José Clemente Orozco (1883-1949) was a Mexican muralist whose art depicted the social conditions of the times he lived. He was born in the state of Jalisco. His family moved to Guadalajara and then to Mexico City when he was 7 years old. Later Orozco became a follower of José Guadalupe Posada and took up art after seeing Posada’s works.
Orozco wanted to have a fallback if art did not work out for him, so he spent 3 years studying agriculture. He then returned to school at San Carlos Academy. Orozco became a magazine artist and was politically involved with the Constitutionalist movement in Mexico during the revolution, which was reflected in his art.
By 1922, Orozco was painting murals, mostly ones depicting conditions in post-revolution Mexico. He then lived in the United States for approximately 6 years. In New York, he painted murals about different struggles in life, mostly social struggles, at what is now The New School. He then returned to work in Mexico.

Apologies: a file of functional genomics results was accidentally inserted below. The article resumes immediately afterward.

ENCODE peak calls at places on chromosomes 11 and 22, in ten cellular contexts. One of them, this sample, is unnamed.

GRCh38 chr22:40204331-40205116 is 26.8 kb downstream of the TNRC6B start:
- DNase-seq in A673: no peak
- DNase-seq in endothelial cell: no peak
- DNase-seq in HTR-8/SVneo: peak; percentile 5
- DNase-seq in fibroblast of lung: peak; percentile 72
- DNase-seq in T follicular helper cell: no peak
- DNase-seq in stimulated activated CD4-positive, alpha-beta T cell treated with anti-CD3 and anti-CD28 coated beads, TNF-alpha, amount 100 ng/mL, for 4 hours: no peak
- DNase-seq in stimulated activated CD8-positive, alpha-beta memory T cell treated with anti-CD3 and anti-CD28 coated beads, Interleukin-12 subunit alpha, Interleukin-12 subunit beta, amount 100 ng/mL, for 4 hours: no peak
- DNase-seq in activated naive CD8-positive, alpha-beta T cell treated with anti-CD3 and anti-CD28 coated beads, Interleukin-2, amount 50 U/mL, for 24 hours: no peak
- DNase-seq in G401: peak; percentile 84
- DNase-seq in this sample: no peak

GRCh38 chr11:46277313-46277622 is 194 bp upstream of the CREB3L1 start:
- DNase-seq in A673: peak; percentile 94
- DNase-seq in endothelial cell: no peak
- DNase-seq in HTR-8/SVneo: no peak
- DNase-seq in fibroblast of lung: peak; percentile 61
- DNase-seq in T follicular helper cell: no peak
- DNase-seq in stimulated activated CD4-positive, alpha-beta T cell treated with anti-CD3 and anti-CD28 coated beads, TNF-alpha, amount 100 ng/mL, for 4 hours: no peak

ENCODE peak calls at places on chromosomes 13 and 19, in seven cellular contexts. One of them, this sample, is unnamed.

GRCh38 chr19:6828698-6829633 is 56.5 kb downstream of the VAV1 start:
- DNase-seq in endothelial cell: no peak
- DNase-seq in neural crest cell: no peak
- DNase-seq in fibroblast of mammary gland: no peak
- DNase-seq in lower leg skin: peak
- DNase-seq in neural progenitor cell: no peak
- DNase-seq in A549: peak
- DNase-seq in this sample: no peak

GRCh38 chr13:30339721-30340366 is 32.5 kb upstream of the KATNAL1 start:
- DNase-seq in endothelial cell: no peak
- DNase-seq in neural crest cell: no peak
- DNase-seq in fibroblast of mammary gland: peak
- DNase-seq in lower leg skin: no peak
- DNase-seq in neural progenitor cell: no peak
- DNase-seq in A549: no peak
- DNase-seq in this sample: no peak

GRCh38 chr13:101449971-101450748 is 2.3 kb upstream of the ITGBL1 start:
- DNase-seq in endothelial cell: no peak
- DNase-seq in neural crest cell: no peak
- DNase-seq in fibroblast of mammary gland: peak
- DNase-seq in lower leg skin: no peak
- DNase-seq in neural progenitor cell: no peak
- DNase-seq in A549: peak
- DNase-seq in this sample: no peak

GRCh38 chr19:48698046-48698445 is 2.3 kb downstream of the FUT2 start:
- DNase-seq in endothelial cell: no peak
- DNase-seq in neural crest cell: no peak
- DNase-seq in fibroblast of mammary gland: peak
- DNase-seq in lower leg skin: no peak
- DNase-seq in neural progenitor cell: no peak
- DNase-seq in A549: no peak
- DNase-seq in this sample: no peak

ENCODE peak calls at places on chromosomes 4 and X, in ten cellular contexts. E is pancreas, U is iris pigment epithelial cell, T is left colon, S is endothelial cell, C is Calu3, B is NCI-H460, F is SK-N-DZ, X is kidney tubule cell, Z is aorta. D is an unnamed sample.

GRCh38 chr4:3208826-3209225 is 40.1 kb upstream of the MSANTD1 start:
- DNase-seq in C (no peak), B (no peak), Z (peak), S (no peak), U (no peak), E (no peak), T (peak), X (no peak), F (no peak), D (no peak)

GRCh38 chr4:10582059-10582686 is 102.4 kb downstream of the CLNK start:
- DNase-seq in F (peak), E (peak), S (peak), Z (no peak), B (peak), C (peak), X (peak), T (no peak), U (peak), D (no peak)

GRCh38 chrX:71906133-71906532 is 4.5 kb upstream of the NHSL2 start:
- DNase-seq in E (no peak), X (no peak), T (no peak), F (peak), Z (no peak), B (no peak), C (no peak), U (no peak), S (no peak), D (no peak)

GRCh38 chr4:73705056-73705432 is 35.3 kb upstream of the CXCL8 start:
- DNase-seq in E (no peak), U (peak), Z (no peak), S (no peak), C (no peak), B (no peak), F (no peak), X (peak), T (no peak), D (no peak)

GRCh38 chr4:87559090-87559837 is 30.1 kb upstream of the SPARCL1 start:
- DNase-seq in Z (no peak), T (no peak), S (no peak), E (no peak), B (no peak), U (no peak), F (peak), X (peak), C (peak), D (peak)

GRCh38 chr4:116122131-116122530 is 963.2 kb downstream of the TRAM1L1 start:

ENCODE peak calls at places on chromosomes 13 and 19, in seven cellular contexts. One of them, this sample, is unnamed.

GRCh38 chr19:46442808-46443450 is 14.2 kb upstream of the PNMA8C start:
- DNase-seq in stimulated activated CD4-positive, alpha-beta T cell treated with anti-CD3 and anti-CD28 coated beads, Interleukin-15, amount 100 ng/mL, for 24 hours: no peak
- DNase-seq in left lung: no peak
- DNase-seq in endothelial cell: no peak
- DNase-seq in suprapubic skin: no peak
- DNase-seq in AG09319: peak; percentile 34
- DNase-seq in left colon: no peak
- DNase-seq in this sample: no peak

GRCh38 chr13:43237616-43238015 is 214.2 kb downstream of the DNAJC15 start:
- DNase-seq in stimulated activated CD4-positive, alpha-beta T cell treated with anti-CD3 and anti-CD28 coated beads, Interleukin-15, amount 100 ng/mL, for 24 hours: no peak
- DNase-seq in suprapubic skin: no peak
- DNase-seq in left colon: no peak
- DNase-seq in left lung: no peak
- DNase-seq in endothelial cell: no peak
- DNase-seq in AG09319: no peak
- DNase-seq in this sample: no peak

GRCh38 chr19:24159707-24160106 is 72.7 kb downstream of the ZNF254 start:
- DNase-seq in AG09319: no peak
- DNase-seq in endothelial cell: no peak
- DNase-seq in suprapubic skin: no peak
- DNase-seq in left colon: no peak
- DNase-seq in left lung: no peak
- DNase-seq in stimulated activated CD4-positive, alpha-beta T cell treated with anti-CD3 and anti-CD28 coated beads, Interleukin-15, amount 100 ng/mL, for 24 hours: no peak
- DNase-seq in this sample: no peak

A statement from an article on Orozco by Jim Tuck (a political and historical writer that was based in Mexico) is as follows:
While painting and writing are different disciplines, it is astounding how much Orozco resembles both Dickens and Balzac in prodigiousness of output and in his role as an interpreter of national values. Revolutionary wall painting — the trademark of Orozco and such contemporaries as Rivera and Siqueiros — is as evocative of Mexico as A Christmas Carol of 19th century London and Eugénie Grandet of provincial France.
Orozco participated along with Diego Rivera, Frida Kahlo, David Alfaro Siqueiros, and other liberal intellects in a protest at the Del Prado Hotel to restore a Rivera mural that had the words “does not exist” removed by ultra-right Catholic students.
Interesting fact: Orozco lost his left hand due to a fireworks accident at 21.